Asian shares rose, the dollar steadied and Treasuries slipped as the second quarter began for some of the region’s traders. Volumes were subdued with many markets across the world still closed for the Easter holiday.
Equities in Japan and China traded higher, though gains were pared as the session progressed. South Korean shares were little changed while U.S. index futures showed small declines. The yen was steady as traders digested a poll showing improved support for Prime Minister Shinzo Abe’s cabinet. The won rose to its strongest against the dollar in over three years as tensions in the region showed further signs of easing. West Texas crude oil climbed past $65 per barrel.
The start of April may be a welcomed change for Asian investors after a rocky March
Investors are entering the second quarter on the defensive, after the worst three months for global stocks in more than two years, characterized by a surge in volatility and a barrage of concerns from escalating trade tensions to profit taking in technology shares. Focus this week turns to U.S. labor market data Friday with unemployment expected to fall to its lowest since 2000. Traders are also awaiting details on U.S. plans for tariffs on China.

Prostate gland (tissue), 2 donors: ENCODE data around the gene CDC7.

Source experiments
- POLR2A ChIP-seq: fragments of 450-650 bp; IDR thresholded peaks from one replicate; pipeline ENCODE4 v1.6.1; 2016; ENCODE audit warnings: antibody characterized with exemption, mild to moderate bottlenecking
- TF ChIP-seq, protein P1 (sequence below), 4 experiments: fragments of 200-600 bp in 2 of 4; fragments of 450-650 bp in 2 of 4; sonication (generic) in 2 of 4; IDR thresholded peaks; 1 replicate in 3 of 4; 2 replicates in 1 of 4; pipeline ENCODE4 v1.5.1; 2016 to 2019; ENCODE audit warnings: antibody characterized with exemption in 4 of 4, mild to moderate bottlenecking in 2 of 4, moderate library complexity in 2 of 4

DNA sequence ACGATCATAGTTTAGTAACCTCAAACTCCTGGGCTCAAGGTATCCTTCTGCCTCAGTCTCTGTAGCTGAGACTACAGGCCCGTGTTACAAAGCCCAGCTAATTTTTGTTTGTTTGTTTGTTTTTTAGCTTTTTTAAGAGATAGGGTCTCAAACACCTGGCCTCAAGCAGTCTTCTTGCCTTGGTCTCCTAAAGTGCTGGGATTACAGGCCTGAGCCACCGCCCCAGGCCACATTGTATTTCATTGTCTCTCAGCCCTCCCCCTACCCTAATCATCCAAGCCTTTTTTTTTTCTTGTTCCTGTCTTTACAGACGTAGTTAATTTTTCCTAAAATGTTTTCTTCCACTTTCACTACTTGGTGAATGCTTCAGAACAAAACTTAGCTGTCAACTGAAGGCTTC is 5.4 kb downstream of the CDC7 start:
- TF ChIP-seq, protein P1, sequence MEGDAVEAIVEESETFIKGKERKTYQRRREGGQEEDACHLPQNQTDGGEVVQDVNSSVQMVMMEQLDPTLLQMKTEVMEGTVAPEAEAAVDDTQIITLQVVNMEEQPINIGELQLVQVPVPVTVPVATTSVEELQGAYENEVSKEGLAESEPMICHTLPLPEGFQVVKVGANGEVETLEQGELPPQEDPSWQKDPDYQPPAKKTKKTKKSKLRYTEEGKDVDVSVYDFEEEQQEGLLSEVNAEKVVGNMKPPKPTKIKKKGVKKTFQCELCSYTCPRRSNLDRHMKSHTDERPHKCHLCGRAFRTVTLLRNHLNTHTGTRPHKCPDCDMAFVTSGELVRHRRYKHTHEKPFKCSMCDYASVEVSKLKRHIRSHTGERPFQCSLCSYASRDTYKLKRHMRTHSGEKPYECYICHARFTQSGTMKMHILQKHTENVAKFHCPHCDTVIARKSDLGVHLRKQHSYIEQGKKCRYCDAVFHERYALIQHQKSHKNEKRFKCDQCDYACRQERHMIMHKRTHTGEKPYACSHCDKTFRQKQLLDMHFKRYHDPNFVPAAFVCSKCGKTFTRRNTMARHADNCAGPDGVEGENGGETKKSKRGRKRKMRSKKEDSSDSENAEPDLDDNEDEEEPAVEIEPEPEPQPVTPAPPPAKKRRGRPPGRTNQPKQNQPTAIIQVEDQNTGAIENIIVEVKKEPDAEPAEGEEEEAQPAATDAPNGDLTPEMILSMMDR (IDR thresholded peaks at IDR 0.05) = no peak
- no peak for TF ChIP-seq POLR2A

“With interest rates still relatively low, and generating negative real returns if you remain in cash, the yield attraction of equities and the growth prospects still make it look the best alternative,” Stephen Davies, founder and CEO of Javelin Wealth Management, told Bloomberg TV on Monday.
Javelin’s Davies discusses markets and his investment outlook.
Elsewhere, gold edged higher and Bitcoin remained below $7,000.
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